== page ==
Our Extraordinary History Spanning Two Centuries

Margaret Fuller Neighborhood House

Built in 1807 as the childhood home of Sarah Margaret Fuller, a noted author, feminist, and Transcendentalist, our house on Cherry Street was reinvented in 1902 as one of the first Settlement Houses in the United States.

It was the height of the industrial revolution in Cambridge at the time. Recent immigrants primarily staffed factories, and their living conditions in boarding and tenement houses were dire. Following the spirit of the Settlement House movement, Margaret Fuller Neighborhood House (MFNH) was designed as an outpost of education and culture for these workers and to ease class tensions.

Young women working 12-hour days came to the house for lunch. Volunteers and staff held meetings and socials, supplied women's food and clothing, organized day and rest trips for mothers, and helped women find employment. Some of Cambridge's first ESL classes took place at the MFNH; and the city's first "Baby Clinic" began there.

In the 1930s, boys learned woodworking at the MFNH, while mothers and young girls practiced sewing and cooking.

There were drama classes and community productions as well. In the 1940s, the house hosted a boxing ring, and in the 1950s and 1960s, teens from all over Cambridge came to Friday evening sock hops. In the early 1970s, the Black Panthers had a radio station on the third floor and sponsored Saturday morning father and son breakfasts in the basement.

The Margaret Fuller House was designated a National Historic Landmark in 1984. Throughout its history, it has always maintained the primary goals of a Settlement House: "To provide focus, education, recreation, and orientation for its surrounding community; to be the socializing vehicle whereby the middle class and working class could meet…"


Please stop by our home on Cherry Street any weekday for a "welcome to the neighborhood" or a "welcome home."

Remembering Margaret Fuller


Ralph Waldo Emerson expressed that

"Her conversations were the most entertaining in America…"

Sarah Margaret Fuller was born in our National Historic Landmark facility at 71 Cherry St. in Cambridge in 1810. She was an extraordinary author, editor, journalist, literary critic, educator, Transcendentalist, and women's rights advocate.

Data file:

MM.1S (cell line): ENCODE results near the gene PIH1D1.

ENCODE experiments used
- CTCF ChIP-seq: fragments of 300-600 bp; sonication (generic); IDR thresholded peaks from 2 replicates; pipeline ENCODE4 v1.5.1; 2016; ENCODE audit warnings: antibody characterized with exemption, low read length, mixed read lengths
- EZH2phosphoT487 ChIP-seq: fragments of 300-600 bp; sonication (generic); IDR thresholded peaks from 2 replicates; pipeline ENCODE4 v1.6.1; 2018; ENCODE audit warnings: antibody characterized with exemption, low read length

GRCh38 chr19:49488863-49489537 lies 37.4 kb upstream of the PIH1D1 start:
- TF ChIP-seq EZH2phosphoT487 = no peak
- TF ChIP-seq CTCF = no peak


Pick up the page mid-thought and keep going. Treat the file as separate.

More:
Today many consider Margaret Fuller one of the guiding lights of the first wave of feminism. She helped educate the women of her day by leading a series of conversations in which women were empowered to read, think, and discuss important issues. She inspired generations to come through her ground-breaking writings, especially her landmark book Woman in the Nineteenth Century.

Among her accomplishments:

  • First American to write a book about equality for women
  • First woman foreign correspondent and war correspondent to serve under combat conditions
  • First woman journalist on Horace Greeley's New York Daily Tribune
  • The first editor of The Dial, the foremost Transcendentalist journal, appointed by Ralph Waldo Emerson
  • First woman literary critic who also set literary standards

Margaret was the first woman to enter Harvard Library to pursue research in the 1930s. In her relatively brief life, from her birth in 1810 to a Unitarian family in Cambridge, Massachusetts, to her death in a shipwreck in 1850, Margaret Fuller accomplished a staggering list of firsts and milestones. Her visionary ideas—on the need for social and personal transformation, rationalism and mysticism, intellectual freedom and religious pluralism, and democracy and human rights outside our borders—continue to resonate in the 21st century.

Upon her untimely death, Ralph Waldo Emerson expressed that "Her conversations were the most entertaining in America…" and that "I have lost in her my audience." Margaret Fuller was a brilliant, passionate, unconventional woman in the highly conventional Boston of the early 19th century.